In later Jewish tradition Korah was obscenely rich, which would fit well with Jude’s denunciations of the Bad Guys’ greed; but we don’t know how far back that tradition started so can’t be sure Jude is referring to it

12-13 These people are blemishes at your love feasts, eating with you without the slightest qualm – shepherds who feed only themselves. They are clouds without rain, blown along by the wind; autumn trees, without fruit and uprooted – twice dead. They are wild waves of the sea, foaming up their shame; wandering stars, for whom blackest darkness has been reserved forever. They are bad guys

The “wandering stars,” by the way, are planets (“astér planétes,” “wandering star,” is the Greek word for “planet” and is obviously where our own word “planet,” literally “wanderer,” comes from). Ancient thought revered the stars because they were so orderly and (unlike all the chaos and randomness that makes life on earth so unpleasant) never left their appointed places – except for the planets, which wandered around the heavens. Given Jude’s focus on what a bad thing it is to “not keep to your own proper place,” as it were, he no doubt was of the school that thought rather badly of the planets for their irresponsible behavior, and thus this is an insult in keeping with that particular Judean motif. Compare James 1:17, where “in whom is no variableness, neither shadow of turning” is Greek astronomical language referring precisely to the contrast between the inconstancy of the moon and planets, and the noble constancy of the everlastingly unchanging stars.

14-15 Enoch, the seventh from Adam, prophesied about them: “See, the Lord is coming with thousands upon thousands of his holy ones to judge everyone, and to convict all of them of all the ungodly acts they have committed in their ungodliness, and of all the defiant words ungodly sinners have spoken against him.” 1 Enoch, the “Book of the Watchers” section, 1:9. So far as we can tell this is a direct quotation.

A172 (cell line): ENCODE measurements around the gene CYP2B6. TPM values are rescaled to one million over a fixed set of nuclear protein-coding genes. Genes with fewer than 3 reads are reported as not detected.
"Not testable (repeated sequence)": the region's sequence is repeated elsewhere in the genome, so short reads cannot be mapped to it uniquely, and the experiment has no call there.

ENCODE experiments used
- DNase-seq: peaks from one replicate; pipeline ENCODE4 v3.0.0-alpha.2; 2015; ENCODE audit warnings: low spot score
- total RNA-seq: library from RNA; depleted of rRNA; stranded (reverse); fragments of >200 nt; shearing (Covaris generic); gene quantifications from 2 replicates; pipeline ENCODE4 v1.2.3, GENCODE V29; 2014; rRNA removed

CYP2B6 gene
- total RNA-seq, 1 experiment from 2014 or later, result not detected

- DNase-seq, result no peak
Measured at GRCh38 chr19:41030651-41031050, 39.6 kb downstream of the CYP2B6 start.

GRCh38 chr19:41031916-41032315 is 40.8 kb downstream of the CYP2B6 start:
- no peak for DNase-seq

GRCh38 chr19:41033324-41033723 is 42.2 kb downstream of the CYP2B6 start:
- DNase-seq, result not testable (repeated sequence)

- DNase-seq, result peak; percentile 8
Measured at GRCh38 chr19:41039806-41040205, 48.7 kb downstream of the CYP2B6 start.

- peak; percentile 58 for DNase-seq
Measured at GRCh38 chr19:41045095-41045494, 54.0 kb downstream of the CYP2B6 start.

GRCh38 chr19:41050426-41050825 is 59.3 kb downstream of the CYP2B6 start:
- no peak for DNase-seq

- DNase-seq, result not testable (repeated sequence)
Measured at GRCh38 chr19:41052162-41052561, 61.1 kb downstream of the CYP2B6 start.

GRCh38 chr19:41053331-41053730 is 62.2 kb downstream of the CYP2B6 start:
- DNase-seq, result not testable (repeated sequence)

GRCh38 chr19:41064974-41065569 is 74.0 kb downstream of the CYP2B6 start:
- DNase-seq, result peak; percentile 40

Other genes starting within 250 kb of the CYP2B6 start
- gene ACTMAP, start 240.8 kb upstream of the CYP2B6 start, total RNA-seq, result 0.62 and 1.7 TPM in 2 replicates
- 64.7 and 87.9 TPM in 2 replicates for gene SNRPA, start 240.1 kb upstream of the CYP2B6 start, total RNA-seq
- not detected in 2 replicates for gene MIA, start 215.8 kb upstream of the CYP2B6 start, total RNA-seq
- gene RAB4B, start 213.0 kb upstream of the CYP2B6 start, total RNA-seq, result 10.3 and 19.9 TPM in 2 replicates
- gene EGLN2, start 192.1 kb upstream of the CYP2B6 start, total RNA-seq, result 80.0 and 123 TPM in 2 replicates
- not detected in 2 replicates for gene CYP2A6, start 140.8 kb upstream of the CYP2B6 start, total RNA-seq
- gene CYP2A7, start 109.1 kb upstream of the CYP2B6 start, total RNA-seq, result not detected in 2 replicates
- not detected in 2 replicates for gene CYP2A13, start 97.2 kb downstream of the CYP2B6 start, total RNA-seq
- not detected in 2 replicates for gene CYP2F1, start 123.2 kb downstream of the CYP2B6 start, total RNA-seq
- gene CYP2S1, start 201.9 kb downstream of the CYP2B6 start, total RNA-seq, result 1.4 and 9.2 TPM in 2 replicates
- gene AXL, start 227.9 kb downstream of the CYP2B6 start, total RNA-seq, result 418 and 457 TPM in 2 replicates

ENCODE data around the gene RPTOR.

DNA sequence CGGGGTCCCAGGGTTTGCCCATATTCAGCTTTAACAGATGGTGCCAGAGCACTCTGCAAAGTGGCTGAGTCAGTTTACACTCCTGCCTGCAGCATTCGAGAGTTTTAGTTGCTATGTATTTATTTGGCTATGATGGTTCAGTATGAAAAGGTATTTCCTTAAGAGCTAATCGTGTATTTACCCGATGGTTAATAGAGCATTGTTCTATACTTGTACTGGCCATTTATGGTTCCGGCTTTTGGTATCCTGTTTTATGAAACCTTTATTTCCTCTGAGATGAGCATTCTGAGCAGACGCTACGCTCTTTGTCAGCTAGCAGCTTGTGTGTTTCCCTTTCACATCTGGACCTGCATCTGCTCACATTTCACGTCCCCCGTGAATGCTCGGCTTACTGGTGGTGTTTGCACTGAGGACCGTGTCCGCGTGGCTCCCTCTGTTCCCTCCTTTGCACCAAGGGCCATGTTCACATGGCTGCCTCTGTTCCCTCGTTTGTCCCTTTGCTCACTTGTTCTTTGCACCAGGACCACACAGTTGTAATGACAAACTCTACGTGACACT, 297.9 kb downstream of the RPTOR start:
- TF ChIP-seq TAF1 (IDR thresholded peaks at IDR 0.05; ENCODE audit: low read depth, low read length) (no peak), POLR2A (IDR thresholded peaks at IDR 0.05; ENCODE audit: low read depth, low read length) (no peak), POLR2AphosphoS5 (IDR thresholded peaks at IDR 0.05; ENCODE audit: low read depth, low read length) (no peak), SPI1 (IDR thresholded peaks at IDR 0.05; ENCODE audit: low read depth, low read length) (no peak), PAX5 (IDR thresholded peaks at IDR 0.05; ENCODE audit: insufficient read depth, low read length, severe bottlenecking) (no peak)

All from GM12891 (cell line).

16 These people are grumblers and faultfinders; they follow their own evil desires; they boast about themselves and flatter others for their own advantage. They are bad guys
17-18 But, dear friends, remember what the apostles of our Lord Jesus Christ foretold. They said to you, “In the last times there will be scoffers who will follow their own ungodly desires.” This is, in effect, a New Testament quote – that is, it is an appeal to the teachings of the Apostles.
19 These are the people who divide you, who follow mere natural instincts and do not have the Spirit. They are bad guys and not Christians

Oh, I can answer THAT question REAL fast

A friend of mine, whose feeling I will try to avoid hurting by not saying his name and trusting that he will not visit this blog, shared the following meme on Facebook recently…

Native American genocide

…and having shared it, asked plaintively, “Why didn’t we learn about this in school?”

Oh, that’s a a question with a quick and easy answer: because it’s a damnable racist lie, that’s why.

A slightly fuller answer: (a) you only get to 100 million by counting every indigenous American in both North and South America who died between 1492 and 1776 of anything other than old age; (b) you only manage to call those 100 million deaths “genocide” by defining the term “genocide” with extreme perversity and dishonesty; and (c) you only get to that aggregate number by wielding the term “Native Americans,” which is itself a racist term that derives all of its force from pretending that there is no difference between, say, the Iroquois and the Nez Perce, or that you do not commit a grievous insult of the Navajo people by treating them as “the same people” as the Apache.

I’ll take up these points in reverse order…

First, however, let me emphasize that most of the liberals I know would be neither stupid enough, nor dishonest enough, nor hate-filled enough to post this meme. The people who came up with this meme are the scum that float on the surface of the liberal septic tank, and they are not representative of most of my own liberal friends and relatives, though I have certainly encountered my fair share of “Free Thought Project” types over my thirty years of adult life. No liberal friend of mine should assume that I am taking a shot at him in this post; I am talking about the semi-humanoid cockroach droppings who produced this meme.

That very important clarification having been made, I return to my rant.